OZ Minerals has settled two shareholder class actions for $60 million which claimed the mining company failed to disclose its true debt position during the global financial crisis.
The company has agreed, conditionally, to settle a case lead by Maurice Blackburn for $35.9 million plus costs of $3.1 million, while the Slater & Gordon matter will settle for $19.2 million plus costs of $1.8 million.
Maurice Blackburn brought its claim against the company in late 2008 for breaching continuous disclosure laws. It alleged that the miner misled shareholders by failing to properly inform the market about its debt position.
Slater & Gordon, supported by Litigation Lending Services, acted for more than 8,400 participants who purchased shares in the minerals resources company, Oz Minerals, between February and December 2008.
In this case, subject to the settlement being approved by the Federal Court of Australia, the predominantly mum and dad retail investors will share $19.2 million, the firm said.
Approximately 80 per cent of class members who suffered a loss are expected to receive between $100 and $5,000 depending on when and the number of shares they purchased.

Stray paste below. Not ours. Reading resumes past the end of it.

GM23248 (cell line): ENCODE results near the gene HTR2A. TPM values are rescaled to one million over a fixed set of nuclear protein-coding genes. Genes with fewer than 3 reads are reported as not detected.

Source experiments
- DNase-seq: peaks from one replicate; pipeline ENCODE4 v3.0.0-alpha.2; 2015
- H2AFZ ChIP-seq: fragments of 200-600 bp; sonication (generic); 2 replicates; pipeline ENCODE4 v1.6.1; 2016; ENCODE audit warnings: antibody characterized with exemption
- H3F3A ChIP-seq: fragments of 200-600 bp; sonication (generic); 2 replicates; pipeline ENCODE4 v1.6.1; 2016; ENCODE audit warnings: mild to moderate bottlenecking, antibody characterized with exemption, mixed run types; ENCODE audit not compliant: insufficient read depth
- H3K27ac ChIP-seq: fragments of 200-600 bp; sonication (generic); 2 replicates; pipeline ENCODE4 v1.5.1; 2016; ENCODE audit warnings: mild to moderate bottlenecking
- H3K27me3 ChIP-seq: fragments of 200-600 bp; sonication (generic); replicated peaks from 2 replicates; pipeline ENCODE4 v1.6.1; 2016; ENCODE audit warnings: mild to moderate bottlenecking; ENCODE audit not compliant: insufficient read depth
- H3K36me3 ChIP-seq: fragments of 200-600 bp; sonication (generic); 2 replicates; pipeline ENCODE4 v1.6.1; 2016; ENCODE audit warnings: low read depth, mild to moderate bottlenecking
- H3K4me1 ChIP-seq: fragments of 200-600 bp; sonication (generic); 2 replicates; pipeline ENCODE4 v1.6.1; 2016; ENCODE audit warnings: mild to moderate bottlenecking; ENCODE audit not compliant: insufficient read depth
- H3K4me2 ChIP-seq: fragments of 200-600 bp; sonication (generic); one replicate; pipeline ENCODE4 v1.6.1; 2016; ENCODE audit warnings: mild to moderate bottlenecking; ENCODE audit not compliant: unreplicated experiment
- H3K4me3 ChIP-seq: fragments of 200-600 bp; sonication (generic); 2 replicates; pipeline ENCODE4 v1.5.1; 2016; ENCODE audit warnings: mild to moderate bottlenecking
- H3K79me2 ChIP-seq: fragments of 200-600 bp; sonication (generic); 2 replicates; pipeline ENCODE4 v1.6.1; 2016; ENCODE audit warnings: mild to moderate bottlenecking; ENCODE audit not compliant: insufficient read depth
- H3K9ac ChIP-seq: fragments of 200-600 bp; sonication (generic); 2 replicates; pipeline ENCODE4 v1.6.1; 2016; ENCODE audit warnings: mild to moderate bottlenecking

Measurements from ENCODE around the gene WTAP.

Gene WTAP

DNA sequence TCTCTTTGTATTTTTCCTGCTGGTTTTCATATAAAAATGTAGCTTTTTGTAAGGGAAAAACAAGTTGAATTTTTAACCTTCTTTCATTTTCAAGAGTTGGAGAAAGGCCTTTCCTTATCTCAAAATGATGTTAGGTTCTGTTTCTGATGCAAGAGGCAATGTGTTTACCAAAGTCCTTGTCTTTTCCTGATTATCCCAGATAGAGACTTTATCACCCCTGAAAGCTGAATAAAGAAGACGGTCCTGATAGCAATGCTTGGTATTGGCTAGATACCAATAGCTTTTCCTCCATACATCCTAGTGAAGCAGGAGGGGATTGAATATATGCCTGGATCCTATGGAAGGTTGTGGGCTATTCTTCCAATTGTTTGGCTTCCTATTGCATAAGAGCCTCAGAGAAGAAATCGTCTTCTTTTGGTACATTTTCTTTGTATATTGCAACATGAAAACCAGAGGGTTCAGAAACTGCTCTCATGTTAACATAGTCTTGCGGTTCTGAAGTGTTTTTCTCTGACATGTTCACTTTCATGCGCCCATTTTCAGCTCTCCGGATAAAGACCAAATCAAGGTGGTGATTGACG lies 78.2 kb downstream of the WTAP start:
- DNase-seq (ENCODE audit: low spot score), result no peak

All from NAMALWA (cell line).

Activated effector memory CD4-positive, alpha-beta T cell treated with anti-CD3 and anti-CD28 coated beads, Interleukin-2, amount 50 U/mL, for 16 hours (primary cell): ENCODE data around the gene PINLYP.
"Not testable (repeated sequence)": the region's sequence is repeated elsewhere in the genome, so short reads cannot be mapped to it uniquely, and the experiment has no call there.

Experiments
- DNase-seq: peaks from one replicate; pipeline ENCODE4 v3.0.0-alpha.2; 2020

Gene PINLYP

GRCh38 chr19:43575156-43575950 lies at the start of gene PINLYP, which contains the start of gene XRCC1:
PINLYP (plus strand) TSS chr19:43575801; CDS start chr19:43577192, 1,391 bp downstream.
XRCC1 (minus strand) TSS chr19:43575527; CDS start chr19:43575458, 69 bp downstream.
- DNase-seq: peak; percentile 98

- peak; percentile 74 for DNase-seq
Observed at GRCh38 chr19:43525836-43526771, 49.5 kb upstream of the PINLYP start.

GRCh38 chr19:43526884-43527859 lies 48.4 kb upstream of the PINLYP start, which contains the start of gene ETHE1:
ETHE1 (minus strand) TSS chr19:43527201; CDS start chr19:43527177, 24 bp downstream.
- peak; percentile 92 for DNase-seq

The Federal Court will respond to the settlement within the next eight weeks.
Ken Fowlie, practice group leader, Sydney commercial and project litigation at Slater & Gordon, said the settlement was a great win for small retail investors.
“Joining this sort of class action is almost always the only way small investors can have any chance of recovering compensation from well resourced big businesses,” Fowlie said.
“With this settlement today we see a perfect example of how a class action can resolve major legal battles quickly and cheaply for small investors with limited resources.”
Michelle Silvers, Managing Director of Litigation Lending Services, said the win would not have been possible without the backing of a litigation funder.
“It is this sort of class action that is increasingly holding big public companies across Australia accountable to shareholders,” Silvers said.
“Class actions supported by litigation funders are an affordable, effective and transparent way of achieving justice for small investors.”